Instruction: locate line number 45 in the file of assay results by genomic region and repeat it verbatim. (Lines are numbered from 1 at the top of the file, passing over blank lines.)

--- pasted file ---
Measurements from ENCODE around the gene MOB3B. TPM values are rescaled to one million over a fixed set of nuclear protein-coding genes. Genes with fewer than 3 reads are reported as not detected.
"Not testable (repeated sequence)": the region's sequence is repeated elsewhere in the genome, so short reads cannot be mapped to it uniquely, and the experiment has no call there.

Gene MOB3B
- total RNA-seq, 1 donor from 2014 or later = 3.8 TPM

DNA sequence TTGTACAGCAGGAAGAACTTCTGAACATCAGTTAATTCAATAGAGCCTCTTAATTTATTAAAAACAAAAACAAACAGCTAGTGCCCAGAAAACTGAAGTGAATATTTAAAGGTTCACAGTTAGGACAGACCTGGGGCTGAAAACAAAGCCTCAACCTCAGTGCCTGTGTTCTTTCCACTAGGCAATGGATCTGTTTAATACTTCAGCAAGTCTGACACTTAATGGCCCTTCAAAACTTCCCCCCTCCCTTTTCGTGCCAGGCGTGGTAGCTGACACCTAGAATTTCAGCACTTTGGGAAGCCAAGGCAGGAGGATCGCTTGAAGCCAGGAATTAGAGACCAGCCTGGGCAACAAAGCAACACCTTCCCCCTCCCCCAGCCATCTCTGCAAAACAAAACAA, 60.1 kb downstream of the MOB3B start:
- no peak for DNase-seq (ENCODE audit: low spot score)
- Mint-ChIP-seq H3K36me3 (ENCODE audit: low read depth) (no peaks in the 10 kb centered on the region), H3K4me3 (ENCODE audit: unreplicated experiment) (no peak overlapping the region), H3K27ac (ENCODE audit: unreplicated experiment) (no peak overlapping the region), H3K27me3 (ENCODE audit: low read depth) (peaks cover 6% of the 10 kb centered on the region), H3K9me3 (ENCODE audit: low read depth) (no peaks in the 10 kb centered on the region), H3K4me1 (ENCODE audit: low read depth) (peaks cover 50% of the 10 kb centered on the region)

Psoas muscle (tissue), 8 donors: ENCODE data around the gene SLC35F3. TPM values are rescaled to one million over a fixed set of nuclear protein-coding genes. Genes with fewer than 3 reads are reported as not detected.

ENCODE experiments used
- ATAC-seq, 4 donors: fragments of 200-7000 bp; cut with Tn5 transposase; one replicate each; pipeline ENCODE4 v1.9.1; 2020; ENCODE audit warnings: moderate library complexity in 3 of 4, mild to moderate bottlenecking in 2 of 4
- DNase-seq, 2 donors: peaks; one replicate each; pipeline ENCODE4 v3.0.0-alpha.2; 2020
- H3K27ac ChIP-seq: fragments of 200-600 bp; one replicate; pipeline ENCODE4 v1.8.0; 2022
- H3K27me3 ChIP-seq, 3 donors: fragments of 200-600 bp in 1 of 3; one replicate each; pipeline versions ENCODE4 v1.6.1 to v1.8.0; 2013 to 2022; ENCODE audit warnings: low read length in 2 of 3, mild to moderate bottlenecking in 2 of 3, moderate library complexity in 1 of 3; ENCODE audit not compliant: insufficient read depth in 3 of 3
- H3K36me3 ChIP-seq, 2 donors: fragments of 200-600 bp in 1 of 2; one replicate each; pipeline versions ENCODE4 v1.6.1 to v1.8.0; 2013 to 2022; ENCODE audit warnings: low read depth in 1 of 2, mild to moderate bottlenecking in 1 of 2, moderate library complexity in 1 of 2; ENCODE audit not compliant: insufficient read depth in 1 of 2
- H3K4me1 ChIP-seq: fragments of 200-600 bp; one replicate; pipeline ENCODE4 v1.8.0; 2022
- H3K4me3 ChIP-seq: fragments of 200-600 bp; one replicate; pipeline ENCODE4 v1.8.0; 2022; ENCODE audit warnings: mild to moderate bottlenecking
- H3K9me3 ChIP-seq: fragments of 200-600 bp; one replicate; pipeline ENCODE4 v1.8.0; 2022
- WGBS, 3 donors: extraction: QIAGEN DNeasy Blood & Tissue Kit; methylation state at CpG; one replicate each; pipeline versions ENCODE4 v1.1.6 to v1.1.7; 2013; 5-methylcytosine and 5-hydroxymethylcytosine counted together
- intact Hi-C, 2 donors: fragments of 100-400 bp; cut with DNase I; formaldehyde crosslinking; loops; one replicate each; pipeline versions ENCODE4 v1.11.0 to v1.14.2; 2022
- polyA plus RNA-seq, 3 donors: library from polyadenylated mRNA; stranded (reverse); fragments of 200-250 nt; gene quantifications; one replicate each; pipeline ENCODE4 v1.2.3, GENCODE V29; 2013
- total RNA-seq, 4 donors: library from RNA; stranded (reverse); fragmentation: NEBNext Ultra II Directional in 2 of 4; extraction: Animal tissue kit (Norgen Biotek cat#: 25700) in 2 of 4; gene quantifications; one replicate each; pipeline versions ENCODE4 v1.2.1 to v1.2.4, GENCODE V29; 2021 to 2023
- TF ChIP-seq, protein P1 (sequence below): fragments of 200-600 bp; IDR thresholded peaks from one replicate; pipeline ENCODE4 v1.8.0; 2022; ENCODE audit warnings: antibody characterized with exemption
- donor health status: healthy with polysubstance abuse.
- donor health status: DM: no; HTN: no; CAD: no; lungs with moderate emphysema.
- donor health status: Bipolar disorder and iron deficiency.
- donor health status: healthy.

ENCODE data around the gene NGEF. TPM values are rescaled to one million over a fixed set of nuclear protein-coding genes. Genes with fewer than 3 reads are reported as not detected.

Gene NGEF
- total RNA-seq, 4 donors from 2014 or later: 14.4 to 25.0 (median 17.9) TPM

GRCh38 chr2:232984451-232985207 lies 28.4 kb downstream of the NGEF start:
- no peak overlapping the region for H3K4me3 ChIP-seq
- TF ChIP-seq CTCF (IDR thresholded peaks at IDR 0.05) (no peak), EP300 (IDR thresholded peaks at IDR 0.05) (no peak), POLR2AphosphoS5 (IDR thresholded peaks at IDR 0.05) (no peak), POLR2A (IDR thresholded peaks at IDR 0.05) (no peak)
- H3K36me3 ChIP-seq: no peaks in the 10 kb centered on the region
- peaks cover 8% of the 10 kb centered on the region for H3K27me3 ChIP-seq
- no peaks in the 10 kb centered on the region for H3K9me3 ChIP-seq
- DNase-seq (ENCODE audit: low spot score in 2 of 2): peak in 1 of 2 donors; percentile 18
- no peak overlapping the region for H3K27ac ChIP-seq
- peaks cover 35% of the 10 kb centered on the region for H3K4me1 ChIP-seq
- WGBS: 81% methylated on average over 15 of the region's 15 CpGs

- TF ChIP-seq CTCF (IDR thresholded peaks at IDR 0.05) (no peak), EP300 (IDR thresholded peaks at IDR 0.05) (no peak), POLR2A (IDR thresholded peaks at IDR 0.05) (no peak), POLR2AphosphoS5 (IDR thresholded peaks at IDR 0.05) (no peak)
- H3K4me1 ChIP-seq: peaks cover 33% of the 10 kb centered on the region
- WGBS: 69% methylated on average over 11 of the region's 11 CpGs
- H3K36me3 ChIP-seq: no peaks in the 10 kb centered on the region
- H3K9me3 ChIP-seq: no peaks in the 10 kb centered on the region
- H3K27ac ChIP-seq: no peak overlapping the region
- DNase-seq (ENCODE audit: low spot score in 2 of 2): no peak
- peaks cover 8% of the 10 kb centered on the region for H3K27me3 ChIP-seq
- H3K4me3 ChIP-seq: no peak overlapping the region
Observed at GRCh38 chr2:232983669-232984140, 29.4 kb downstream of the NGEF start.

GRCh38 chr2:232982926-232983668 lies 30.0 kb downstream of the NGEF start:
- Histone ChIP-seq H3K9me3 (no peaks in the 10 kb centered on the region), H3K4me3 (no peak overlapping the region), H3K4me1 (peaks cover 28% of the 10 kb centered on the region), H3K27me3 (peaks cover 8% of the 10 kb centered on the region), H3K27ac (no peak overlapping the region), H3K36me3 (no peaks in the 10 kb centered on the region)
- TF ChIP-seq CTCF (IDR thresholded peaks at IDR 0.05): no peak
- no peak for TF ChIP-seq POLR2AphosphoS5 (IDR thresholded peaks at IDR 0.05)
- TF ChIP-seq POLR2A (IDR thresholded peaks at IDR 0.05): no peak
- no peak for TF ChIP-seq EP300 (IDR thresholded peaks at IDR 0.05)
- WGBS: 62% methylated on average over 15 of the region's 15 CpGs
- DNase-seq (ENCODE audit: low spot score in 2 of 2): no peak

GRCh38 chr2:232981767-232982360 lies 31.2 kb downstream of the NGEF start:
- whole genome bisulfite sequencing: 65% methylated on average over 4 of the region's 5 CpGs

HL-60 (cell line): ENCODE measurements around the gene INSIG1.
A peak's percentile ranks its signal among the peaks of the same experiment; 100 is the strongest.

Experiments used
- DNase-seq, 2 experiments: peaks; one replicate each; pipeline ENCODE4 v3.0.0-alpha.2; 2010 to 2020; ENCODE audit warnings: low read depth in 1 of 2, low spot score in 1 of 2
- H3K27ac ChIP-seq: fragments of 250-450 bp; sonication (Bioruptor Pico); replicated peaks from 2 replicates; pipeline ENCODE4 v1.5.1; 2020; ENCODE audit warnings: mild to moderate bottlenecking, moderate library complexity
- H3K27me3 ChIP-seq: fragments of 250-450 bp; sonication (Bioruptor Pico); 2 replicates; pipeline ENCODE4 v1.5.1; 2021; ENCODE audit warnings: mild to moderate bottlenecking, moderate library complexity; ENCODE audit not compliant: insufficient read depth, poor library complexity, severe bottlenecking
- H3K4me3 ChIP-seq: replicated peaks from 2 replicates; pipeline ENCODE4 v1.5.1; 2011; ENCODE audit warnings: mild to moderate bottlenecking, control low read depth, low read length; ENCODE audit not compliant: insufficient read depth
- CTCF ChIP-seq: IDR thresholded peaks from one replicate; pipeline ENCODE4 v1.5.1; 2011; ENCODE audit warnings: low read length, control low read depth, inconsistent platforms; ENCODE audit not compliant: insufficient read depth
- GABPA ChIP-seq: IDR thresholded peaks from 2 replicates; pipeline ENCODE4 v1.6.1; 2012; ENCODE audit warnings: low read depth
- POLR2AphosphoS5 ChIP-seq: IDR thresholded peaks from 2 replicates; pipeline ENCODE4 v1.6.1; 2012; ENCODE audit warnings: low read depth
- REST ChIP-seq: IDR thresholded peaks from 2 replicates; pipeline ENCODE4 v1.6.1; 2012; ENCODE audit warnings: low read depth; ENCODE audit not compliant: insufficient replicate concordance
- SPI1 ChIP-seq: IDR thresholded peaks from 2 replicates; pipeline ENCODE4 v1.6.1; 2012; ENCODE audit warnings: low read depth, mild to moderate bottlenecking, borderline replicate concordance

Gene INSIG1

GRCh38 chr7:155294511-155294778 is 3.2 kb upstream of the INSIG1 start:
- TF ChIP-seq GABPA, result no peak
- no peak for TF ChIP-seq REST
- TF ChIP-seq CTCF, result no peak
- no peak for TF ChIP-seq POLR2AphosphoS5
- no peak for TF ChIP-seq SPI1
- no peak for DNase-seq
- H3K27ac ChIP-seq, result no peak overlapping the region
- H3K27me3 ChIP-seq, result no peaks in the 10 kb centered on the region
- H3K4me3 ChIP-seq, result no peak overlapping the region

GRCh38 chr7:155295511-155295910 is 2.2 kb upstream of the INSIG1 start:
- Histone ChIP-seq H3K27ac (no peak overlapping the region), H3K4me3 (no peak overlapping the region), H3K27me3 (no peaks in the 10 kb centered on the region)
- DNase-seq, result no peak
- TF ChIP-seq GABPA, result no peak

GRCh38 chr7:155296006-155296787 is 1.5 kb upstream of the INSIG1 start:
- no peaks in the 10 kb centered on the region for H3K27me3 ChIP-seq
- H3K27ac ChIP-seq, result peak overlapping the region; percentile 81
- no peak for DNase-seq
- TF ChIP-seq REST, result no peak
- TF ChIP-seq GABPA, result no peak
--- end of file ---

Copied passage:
- H3K27ac ChIP-seq: no peak overlapping the region